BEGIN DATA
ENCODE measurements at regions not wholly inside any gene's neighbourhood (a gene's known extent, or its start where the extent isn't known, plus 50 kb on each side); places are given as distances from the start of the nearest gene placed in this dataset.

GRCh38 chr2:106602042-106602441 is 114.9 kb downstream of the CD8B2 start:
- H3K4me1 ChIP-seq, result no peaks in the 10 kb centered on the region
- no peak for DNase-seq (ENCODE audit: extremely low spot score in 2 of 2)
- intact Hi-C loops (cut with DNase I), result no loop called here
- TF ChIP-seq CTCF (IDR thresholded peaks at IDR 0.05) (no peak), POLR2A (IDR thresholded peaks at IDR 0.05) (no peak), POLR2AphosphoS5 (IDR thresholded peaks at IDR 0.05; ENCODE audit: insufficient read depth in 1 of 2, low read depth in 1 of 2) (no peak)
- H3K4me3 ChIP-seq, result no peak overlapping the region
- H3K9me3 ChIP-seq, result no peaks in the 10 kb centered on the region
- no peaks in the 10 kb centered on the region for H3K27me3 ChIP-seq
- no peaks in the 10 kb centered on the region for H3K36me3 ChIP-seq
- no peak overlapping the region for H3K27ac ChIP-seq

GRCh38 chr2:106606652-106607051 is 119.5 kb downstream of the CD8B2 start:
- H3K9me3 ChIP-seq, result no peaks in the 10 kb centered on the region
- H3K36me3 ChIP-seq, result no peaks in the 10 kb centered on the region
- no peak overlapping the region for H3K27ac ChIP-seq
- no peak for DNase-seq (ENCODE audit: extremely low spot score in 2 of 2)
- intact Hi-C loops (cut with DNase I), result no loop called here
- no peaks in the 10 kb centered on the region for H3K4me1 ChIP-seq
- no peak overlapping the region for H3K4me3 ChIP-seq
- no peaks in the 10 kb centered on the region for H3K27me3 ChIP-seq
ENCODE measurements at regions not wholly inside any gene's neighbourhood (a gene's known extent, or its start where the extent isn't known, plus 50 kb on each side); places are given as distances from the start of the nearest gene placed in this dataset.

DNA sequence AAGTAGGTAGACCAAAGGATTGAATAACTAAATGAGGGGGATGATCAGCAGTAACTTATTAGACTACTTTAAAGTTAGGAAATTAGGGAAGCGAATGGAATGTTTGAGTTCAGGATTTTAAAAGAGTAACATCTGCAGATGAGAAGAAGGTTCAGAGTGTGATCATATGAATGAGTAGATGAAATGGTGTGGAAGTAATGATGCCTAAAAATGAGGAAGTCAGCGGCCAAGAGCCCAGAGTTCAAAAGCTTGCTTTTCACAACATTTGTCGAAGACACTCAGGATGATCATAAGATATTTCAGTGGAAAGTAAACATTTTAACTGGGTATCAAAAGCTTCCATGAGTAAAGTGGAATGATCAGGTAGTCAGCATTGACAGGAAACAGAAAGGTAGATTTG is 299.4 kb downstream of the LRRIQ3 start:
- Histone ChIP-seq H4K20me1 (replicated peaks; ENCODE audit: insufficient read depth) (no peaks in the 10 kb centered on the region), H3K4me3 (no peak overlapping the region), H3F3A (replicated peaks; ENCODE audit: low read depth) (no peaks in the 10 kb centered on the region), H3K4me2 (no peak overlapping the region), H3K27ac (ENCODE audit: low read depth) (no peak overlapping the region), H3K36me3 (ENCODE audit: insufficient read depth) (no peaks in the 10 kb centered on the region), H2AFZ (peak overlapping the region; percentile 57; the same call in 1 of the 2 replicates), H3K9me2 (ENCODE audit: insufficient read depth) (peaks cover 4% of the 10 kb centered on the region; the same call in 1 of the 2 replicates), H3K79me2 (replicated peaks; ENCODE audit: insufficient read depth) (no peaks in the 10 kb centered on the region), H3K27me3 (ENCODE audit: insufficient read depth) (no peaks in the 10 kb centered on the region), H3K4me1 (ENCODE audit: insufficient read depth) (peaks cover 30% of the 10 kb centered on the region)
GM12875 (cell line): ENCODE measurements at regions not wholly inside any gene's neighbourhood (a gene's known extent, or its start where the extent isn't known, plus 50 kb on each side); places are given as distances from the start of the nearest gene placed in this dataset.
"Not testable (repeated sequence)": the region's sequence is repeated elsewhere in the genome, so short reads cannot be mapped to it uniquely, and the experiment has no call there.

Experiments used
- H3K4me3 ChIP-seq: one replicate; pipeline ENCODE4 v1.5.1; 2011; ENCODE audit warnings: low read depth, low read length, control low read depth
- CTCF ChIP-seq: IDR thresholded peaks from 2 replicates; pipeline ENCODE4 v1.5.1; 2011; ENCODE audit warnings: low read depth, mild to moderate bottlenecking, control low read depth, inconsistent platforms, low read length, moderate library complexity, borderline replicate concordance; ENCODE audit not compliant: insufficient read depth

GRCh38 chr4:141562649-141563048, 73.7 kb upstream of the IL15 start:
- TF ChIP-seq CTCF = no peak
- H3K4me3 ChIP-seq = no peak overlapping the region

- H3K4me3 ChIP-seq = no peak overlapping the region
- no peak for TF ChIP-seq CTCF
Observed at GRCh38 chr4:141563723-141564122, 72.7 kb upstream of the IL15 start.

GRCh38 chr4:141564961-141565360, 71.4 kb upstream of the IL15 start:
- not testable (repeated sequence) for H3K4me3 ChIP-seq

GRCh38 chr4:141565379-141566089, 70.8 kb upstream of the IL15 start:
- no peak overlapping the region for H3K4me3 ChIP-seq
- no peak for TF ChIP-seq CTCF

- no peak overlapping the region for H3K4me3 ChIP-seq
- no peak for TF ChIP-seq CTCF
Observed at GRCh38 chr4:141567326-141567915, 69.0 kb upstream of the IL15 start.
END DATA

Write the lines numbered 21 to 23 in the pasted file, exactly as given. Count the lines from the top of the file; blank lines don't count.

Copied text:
ENCODE measurements at regions not wholly inside any gene's neighbourhood (a gene's known extent, or its start where the extent isn't known, plus 50 kb on each side); places are given as distances from the start of the nearest gene placed in this dataset.

DNA sequence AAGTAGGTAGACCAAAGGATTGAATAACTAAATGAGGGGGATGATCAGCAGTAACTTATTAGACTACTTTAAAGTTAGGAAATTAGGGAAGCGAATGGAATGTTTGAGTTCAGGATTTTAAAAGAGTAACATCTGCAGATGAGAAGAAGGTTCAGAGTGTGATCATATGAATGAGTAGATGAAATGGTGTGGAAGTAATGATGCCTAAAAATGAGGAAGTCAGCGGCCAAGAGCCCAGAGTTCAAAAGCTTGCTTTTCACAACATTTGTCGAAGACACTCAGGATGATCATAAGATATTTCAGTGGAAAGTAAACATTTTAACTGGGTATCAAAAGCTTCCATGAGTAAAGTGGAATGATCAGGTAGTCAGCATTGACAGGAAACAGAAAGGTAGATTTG is 299.4 kb downstream of the LRRIQ3 start:
- Histone ChIP-seq H4K20me1 (replicated peaks; ENCODE audit: insufficient read depth) (no peaks in the 10 kb centered on the region), H3K4me3 (no peak overlapping the region), H3F3A (replicated peaks; ENCODE audit: low read depth) (no peaks in the 10 kb centered on the region), H3K4me2 (no peak overlapping the region), H3K27ac (ENCODE audit: low read depth) (no peak overlapping the region), H3K36me3 (ENCODE audit: insufficient read depth) (no peaks in the 10 kb centered on the region), H2AFZ (peak overlapping the region; percentile 57; the same call in 1 of the 2 replicates), H3K9me2 (ENCODE audit: insufficient read depth) (peaks cover 4% of the 10 kb centered on the region; the same call in 1 of the 2 replicates), H3K79me2 (replicated peaks; ENCODE audit: insufficient read depth) (no peaks in the 10 kb centered on the region), H3K27me3 (ENCODE audit: insufficient read depth) (no peaks in the 10 kb centered on the region), H3K4me1 (ENCODE audit: insufficient read depth) (peaks cover 30% of the 10 kb centered on the region)